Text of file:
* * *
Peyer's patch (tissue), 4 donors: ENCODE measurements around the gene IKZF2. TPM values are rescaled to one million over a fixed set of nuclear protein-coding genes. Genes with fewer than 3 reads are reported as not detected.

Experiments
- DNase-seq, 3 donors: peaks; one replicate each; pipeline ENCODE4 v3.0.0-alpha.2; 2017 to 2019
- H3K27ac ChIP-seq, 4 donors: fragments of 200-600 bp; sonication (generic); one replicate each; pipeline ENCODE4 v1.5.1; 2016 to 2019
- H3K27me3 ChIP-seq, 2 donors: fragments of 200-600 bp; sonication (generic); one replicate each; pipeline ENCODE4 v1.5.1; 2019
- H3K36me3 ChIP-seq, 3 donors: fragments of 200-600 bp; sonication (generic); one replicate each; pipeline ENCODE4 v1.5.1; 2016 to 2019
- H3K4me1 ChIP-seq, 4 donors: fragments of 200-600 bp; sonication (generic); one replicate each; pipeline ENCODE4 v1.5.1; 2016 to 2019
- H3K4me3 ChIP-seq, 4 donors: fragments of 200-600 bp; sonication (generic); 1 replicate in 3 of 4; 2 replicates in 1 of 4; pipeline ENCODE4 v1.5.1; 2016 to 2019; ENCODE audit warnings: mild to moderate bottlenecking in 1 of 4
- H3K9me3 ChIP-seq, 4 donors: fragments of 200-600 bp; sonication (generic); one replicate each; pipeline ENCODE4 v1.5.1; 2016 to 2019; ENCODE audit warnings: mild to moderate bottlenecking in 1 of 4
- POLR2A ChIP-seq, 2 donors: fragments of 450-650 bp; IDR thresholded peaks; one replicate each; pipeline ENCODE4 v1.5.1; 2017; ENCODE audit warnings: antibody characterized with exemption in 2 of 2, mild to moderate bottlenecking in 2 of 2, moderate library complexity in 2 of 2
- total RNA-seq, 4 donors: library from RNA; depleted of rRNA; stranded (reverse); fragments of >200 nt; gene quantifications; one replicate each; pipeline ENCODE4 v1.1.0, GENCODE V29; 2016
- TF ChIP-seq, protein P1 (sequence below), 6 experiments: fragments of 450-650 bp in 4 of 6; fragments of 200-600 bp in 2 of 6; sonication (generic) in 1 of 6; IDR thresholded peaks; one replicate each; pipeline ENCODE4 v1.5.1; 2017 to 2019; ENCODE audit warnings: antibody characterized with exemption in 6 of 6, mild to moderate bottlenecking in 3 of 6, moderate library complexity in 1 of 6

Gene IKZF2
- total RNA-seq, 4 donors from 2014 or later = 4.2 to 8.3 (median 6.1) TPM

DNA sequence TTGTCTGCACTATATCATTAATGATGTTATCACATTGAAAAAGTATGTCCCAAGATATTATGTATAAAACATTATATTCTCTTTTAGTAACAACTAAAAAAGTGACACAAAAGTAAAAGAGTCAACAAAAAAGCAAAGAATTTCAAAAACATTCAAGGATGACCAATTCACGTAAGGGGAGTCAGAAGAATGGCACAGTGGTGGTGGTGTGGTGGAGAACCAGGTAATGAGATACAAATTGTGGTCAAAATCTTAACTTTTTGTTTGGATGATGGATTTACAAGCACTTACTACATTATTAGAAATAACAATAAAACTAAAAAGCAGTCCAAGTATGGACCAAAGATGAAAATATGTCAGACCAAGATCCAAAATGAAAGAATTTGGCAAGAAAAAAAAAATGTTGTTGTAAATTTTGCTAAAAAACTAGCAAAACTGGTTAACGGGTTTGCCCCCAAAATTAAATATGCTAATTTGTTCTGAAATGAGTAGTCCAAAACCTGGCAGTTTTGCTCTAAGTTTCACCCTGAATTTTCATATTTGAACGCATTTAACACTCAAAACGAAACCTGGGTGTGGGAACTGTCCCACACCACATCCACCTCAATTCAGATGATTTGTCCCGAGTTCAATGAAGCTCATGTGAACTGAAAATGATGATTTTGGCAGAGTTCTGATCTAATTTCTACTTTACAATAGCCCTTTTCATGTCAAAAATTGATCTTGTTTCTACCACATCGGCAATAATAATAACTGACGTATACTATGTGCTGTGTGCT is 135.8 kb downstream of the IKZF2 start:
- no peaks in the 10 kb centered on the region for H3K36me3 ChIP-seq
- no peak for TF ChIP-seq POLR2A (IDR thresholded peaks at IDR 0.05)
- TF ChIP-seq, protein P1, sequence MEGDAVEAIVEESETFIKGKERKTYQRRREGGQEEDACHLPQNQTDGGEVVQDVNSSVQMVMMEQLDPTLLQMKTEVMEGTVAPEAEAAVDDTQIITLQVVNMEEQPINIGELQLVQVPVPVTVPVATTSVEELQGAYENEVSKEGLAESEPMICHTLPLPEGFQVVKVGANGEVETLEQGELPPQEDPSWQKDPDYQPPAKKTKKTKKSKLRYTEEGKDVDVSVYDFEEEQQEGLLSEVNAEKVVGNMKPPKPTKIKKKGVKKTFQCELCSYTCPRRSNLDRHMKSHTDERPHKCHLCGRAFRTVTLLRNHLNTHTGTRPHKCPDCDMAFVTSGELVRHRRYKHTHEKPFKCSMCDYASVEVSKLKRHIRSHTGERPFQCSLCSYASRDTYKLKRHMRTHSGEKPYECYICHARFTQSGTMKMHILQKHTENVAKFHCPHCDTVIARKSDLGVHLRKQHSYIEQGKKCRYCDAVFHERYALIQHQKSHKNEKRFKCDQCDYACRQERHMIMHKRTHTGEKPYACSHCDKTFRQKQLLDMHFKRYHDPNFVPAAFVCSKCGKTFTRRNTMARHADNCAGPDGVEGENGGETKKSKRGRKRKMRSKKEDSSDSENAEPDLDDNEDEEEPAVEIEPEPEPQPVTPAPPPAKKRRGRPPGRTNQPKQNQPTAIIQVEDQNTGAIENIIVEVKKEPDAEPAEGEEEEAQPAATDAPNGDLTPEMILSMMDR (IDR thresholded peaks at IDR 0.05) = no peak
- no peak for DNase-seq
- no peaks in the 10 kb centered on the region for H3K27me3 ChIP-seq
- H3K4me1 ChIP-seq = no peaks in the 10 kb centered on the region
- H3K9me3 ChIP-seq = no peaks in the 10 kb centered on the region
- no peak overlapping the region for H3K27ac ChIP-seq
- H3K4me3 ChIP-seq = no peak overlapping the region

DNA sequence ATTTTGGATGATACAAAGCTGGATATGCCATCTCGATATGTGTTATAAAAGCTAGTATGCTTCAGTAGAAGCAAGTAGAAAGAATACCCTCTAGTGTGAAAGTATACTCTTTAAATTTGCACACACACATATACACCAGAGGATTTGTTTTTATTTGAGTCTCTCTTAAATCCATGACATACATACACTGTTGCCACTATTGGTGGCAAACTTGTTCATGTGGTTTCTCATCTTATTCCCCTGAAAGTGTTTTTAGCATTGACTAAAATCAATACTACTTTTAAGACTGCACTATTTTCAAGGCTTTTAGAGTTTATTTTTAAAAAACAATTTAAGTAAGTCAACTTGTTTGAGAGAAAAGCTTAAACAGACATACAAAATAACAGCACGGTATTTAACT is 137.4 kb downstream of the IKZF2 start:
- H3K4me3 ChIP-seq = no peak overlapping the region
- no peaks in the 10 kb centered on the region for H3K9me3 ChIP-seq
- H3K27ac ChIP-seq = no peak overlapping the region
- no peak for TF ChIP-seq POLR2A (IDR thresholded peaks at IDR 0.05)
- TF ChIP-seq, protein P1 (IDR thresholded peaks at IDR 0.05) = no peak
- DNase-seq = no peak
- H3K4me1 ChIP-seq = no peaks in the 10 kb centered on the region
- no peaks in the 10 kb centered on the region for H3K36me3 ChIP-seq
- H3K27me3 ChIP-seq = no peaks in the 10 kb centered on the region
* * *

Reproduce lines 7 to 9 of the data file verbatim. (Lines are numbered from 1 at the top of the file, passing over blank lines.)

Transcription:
- H3K4me1 ChIP-seq, 4 donors: fragments of 200-600 bp; sonication (generic); one replicate each; pipeline ENCODE4 v1.5.1; 2016 to 2019
- H3K4me3 ChIP-seq, 4 donors: fragments of 200-600 bp; sonication (generic); 1 replicate in 3 of 4; 2 replicates in 1 of 4; pipeline ENCODE4 v1.5.1; 2016 to 2019; ENCODE audit warnings: mild to moderate bottlenecking in 1 of 4
- H3K9me3 ChIP-seq, 4 donors: fragments of 200-600 bp; sonication (generic); one replicate each; pipeline ENCODE4 v1.5.1; 2016 to 2019; ENCODE audit warnings: mild to moderate bottlenecking in 1 of 4